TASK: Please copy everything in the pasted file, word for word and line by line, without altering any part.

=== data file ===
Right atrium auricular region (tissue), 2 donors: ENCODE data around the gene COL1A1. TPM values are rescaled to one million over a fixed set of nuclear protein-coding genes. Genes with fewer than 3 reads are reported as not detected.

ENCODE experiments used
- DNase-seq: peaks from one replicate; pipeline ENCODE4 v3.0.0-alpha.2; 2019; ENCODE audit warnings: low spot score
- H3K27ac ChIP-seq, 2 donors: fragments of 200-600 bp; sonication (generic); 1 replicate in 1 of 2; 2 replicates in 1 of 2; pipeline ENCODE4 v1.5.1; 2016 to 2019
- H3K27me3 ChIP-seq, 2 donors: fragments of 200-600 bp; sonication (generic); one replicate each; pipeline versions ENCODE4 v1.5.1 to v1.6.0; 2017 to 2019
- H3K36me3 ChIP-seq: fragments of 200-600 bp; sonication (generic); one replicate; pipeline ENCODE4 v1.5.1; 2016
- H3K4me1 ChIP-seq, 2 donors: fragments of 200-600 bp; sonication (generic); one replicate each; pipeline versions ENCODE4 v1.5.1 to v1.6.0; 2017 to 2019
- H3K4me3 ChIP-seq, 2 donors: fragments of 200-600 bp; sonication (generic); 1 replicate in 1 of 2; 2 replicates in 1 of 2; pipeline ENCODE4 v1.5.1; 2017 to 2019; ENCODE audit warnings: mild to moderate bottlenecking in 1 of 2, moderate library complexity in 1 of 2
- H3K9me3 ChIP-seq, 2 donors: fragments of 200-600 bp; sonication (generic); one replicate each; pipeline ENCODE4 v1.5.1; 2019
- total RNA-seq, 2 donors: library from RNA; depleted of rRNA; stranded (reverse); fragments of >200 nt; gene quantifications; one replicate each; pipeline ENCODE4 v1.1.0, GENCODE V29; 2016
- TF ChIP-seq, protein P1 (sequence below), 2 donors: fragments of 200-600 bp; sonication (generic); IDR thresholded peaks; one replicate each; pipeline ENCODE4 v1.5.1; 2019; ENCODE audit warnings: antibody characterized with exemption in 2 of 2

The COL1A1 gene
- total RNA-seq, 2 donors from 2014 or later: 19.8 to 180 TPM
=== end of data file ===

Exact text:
Right atrium auricular region (tissue), 2 donors: ENCODE data around the gene COL1A1. TPM values are rescaled to one million over a fixed set of nuclear protein-coding genes. Genes with fewer than 3 reads are reported as not detected.

ENCODE experiments used
- DNase-seq: peaks from one replicate; pipeline ENCODE4 v3.0.0-alpha.2; 2019; ENCODE audit warnings: low spot score
- H3K27ac ChIP-seq, 2 donors: fragments of 200-600 bp; sonication (generic); 1 replicate in 1 of 2; 2 replicates in 1 of 2; pipeline ENCODE4 v1.5.1; 2016 to 2019
- H3K27me3 ChIP-seq, 2 donors: fragments of 200-600 bp; sonication (generic); one replicate each; pipeline versions ENCODE4 v1.5.1 to v1.6.0; 2017 to 2019
- H3K36me3 ChIP-seq: fragments of 200-600 bp; sonication (generic); one replicate; pipeline ENCODE4 v1.5.1; 2016
- H3K4me1 ChIP-seq, 2 donors: fragments of 200-600 bp; sonication (generic); one replicate each; pipeline versions ENCODE4 v1.5.1 to v1.6.0; 2017 to 2019
- H3K4me3 ChIP-seq, 2 donors: fragments of 200-600 bp; sonication (generic); 1 replicate in 1 of 2; 2 replicates in 1 of 2; pipeline ENCODE4 v1.5.1; 2017 to 2019; ENCODE audit warnings: mild to moderate bottlenecking in 1 of 2, moderate library complexity in 1 of 2
- H3K9me3 ChIP-seq, 2 donors: fragments of 200-600 bp; sonication (generic); one replicate each; pipeline ENCODE4 v1.5.1; 2019
- total RNA-seq, 2 donors: library from RNA; depleted of rRNA; stranded (reverse); fragments of >200 nt; gene quantifications; one replicate each; pipeline ENCODE4 v1.1.0, GENCODE V29; 2016
- TF ChIP-seq, protein P1 (sequence below), 2 donors: fragments of 200-600 bp; sonication (generic); IDR thresholded peaks; one replicate each; pipeline ENCODE4 v1.5.1; 2019; ENCODE audit warnings: antibody characterized with exemption in 2 of 2

The COL1A1 gene
- total RNA-seq, 2 donors from 2014 or later: 19.8 to 180 TPM